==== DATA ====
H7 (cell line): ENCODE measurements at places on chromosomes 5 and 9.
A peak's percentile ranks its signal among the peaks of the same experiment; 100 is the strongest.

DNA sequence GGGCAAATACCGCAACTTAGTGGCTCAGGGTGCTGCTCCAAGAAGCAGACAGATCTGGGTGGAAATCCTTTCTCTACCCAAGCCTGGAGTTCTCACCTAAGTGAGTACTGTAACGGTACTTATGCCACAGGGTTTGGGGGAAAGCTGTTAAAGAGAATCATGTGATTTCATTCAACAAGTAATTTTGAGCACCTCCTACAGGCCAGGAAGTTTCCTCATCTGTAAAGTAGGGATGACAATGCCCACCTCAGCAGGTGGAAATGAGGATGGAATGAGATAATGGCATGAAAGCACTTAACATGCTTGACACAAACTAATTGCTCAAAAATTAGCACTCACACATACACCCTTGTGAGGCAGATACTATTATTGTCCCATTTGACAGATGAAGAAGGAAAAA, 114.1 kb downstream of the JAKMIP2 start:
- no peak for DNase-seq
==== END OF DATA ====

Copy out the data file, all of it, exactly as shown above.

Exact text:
H7 (cell line): ENCODE measurements at places on chromosomes 5 and 9.
A peak's percentile ranks its signal among the peaks of the same experiment; 100 is the strongest.

DNA sequence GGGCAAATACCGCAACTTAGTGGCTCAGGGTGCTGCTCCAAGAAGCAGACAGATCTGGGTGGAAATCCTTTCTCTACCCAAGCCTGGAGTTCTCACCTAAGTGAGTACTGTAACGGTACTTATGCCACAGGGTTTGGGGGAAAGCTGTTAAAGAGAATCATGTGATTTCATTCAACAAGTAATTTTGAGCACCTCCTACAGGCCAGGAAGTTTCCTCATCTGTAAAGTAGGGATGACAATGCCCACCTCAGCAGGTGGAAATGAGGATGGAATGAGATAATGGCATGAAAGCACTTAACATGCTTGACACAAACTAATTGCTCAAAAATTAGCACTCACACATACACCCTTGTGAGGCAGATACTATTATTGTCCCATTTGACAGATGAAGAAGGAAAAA, 114.1 kb downstream of the JAKMIP2 start:
- no peak for DNase-seq